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Old 05-13-2016, 08:46 AM
 
1,246 posts, read 919,712 times
Reputation: 1433

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Quote:
Originally Posted by asusual View Post
"The Gov't thinks Pizza is a vegetable.....why not let them run health care?"

Well, despite the attempts by the Republican party to do their best to make sure that the government does not run, they still run the nation's true single-payer system: Medicare. Ask anyone who is on Medicare if they want to return to private health insurance and see what they tell you. And who is more accountable to the people of Colorado? Some insurance CEO sitting in their gilded towers in another state or a board chosen by the people of Colorado.
You are incredibly naive if you think that any politician L or R has your best interest in mind. They will sell you whatever they can to buy your vote.

Anonymous congressman writes tell-all book and admits he never reads bills he votes on | Daily Mail Online

While I think health care/insurance needs reform. The last people I want in control of it are politicians with no medical/business background.

 
Old 05-13-2016, 11:09 AM
 
Location: Eastern Colorado
3,768 posts, read 4,620,844 times
Reputation: 4893
Quote:
Originally Posted by asusual View Post
"The Gov't thinks Pizza is a vegetable.....why not let them run health care?"

Well, despite the attempts by the Republican party to do their best to make sure that the government does not run, they still run the nation's true single-payer system: Medicare. Ask anyone who is on Medicare if they want to return to private health insurance and see what they tell you. And who is more accountable to the people of Colorado? Some insurance CEO sitting in their gilded towers in another state or a board chosen by the people of Colorado.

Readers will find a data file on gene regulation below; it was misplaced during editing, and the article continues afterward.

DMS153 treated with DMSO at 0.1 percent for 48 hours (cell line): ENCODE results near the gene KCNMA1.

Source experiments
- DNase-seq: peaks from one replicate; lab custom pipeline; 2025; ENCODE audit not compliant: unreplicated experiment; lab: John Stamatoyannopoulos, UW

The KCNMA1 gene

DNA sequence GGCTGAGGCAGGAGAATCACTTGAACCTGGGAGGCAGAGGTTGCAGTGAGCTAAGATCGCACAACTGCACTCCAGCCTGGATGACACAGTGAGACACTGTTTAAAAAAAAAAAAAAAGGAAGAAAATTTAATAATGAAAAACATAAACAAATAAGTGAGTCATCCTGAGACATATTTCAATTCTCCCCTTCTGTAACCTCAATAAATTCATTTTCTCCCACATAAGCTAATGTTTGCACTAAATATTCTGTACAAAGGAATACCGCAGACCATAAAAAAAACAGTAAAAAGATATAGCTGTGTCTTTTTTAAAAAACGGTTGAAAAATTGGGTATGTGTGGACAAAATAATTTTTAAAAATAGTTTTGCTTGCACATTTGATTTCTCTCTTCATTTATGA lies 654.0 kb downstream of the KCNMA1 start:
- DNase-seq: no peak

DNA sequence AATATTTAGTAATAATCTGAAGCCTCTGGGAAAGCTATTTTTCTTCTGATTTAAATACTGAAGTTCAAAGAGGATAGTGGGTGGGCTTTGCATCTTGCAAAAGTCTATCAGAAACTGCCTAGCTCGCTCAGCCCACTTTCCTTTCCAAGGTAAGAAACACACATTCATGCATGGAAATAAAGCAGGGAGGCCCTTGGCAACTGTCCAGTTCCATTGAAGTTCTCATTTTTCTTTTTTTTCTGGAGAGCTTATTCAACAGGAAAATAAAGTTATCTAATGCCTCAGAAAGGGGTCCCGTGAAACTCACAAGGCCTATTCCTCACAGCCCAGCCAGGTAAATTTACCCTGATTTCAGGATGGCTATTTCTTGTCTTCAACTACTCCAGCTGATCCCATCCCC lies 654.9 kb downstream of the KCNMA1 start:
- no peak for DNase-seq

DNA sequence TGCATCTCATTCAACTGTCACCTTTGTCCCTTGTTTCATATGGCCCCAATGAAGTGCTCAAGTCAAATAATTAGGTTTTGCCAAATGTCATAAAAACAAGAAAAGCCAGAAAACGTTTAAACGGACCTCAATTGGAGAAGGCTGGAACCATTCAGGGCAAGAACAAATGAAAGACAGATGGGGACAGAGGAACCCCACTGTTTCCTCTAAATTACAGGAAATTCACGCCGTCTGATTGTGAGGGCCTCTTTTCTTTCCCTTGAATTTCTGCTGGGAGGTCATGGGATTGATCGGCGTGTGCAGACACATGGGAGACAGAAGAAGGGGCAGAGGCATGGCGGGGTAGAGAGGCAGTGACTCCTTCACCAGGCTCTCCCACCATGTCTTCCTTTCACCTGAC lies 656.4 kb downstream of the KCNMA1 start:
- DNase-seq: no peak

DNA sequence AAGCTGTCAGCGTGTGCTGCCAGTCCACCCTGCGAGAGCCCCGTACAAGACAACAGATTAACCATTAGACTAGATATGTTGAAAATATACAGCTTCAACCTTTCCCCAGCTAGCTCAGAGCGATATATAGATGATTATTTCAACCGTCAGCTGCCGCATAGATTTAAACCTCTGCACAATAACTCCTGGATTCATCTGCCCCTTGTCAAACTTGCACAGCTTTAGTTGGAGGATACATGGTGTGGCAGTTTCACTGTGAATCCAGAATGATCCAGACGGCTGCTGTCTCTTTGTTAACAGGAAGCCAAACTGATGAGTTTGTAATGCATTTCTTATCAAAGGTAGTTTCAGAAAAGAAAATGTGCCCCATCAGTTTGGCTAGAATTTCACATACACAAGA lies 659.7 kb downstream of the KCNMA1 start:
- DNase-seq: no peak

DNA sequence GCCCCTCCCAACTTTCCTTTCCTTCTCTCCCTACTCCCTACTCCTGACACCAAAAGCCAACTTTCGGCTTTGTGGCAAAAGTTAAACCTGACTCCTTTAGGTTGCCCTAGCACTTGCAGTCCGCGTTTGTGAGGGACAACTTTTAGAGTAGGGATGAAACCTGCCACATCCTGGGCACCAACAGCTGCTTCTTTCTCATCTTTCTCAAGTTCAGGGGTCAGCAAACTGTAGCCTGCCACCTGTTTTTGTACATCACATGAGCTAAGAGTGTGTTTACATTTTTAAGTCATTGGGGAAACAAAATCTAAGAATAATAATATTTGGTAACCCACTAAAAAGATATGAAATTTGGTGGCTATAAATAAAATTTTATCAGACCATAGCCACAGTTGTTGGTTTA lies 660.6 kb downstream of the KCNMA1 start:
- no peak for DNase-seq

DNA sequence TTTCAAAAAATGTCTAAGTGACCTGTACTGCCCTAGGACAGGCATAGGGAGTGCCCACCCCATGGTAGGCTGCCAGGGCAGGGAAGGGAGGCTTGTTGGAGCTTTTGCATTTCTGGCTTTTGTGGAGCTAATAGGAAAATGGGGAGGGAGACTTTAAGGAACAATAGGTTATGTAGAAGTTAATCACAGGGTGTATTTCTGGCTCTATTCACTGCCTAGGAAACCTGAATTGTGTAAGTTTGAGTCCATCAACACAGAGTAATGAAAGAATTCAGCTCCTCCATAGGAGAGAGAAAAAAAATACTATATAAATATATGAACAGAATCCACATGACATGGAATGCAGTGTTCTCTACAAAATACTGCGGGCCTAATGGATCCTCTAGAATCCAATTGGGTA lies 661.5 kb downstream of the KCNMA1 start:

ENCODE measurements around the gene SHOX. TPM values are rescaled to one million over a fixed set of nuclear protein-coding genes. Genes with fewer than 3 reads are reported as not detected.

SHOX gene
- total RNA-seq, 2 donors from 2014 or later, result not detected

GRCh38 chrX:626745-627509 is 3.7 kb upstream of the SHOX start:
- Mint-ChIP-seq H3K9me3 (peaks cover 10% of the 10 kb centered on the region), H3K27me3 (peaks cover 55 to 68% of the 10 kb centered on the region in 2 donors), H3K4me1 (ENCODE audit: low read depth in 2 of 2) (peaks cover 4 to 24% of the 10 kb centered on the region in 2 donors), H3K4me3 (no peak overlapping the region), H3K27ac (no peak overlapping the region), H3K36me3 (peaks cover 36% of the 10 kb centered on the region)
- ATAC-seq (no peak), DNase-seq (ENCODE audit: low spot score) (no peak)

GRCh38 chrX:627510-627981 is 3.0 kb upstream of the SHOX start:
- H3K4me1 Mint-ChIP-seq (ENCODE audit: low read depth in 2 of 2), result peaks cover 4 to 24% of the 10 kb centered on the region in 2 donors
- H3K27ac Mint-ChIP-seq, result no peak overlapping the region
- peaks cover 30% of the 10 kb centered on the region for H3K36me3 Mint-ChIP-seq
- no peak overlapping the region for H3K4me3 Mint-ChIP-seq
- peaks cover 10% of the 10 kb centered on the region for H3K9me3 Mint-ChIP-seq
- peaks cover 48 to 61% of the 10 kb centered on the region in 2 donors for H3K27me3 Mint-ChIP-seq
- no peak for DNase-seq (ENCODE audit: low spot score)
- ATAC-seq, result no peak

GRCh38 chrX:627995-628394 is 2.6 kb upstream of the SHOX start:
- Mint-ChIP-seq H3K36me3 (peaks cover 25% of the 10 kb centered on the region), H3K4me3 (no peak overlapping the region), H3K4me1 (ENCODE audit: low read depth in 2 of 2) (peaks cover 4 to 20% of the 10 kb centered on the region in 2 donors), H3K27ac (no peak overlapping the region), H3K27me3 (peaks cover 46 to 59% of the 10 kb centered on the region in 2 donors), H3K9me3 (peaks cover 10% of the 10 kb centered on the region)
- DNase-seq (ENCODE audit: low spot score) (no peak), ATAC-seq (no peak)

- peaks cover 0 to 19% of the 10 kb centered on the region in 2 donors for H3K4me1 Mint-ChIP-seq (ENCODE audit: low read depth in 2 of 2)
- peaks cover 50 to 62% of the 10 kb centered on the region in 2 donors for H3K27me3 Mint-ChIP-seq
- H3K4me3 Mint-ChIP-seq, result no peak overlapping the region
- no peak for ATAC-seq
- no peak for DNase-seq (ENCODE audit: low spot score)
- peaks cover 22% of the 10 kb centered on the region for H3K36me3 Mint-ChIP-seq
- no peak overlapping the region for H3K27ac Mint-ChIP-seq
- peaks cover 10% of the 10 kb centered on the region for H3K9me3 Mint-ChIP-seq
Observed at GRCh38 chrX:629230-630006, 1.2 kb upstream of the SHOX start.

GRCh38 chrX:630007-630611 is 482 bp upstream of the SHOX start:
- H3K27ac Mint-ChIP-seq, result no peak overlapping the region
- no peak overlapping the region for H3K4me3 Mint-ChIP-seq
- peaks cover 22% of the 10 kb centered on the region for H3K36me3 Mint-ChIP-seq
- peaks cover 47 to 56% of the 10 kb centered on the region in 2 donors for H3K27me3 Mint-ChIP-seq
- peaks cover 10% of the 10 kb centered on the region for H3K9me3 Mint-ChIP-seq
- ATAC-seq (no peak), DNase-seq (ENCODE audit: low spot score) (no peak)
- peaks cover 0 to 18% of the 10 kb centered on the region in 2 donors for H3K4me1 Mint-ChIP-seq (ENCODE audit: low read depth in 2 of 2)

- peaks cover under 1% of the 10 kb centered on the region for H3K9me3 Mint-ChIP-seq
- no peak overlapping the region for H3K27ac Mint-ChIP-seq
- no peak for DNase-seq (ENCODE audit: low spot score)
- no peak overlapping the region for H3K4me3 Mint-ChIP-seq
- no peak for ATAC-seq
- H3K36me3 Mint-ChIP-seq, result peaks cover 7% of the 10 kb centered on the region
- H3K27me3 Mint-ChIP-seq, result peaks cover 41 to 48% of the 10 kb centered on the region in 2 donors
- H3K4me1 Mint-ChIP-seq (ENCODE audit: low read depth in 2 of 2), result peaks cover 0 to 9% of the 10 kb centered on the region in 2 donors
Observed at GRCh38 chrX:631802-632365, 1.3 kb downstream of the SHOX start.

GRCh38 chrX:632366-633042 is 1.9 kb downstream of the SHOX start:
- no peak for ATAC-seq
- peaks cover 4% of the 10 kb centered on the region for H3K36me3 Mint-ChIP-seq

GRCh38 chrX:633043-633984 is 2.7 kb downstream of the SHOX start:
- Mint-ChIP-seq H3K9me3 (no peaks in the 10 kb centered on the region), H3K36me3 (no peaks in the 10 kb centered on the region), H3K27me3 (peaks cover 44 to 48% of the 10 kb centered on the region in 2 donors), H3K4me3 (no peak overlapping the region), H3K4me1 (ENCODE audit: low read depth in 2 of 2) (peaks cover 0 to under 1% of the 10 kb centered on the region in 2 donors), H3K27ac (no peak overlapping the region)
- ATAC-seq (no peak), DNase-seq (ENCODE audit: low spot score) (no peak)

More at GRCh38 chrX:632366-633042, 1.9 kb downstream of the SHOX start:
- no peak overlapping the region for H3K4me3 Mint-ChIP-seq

You mean the government insurance that requires people to buy possibly 2 or 3 private plans just to get close to the same coverage as those with private insurance get with their plans?
 
Old 05-13-2016, 11:59 AM
 
Location: Foot of the Rockies
86,889 posts, read 102,319,187 times
Reputation: 32951
Quote:
Originally Posted by asusual View Post
"Most admins, etc think of nurses as "useful idiots" and nothing more."

Unfortunately, I think you're right. I have had the misfortune to have to be in the hospital as a patient and have seen what they do to those nurses, running them almost like fiends to keep cranking out of patients. I sometimes wondered how those nurses stand it.
I read that most leave the hospital employ, or at least direct-care floor nursing, by age 40. Of course, I can't find this now. I may have read it in a nursing magazine.

Quote:
Originally Posted by jwiley View Post
You mean the government insurance that requires people to buy possibly 2 or 3 private plans just to get close to the same coverage as those with private insurance get with their plans?
Yes, it's a pain. (Just joined that demographic.) However, before Medicare, many elderly could not get any insurance at all. The private carriers do not want to be the primary for people who will have a lot of claims.
 
Old 05-13-2016, 12:07 PM
 
Location: Aurora, CO
6,530 posts, read 10,200,595 times
Reputation: 9757
Quote:
Originally Posted by Phil P View Post
I'd be willing to give it a shot if it doesn't sound set up too badly.

It would get rid of a lot of insurance crap, and they would lose jobs, which would be good (efficiency). It would help small businesses more quickly hire on and terminate employees as they wouldn't have to navigate through a health plan. The cost of an additional employee would go down since healthcare would be on profit vs labor only...

Also now is a great time to try it with the Colorado craze. If they are worried about losing people, the best time to try something out is when people are moving in by the droves.

The current system is crap, and a move towards single payer is a good move IMO.
I have a problem with that particular line. The "they" you speak of consists mainly of middle-class folks and small business owners who'll get the rug yanked out from under them if we tell the carriers to pound sand.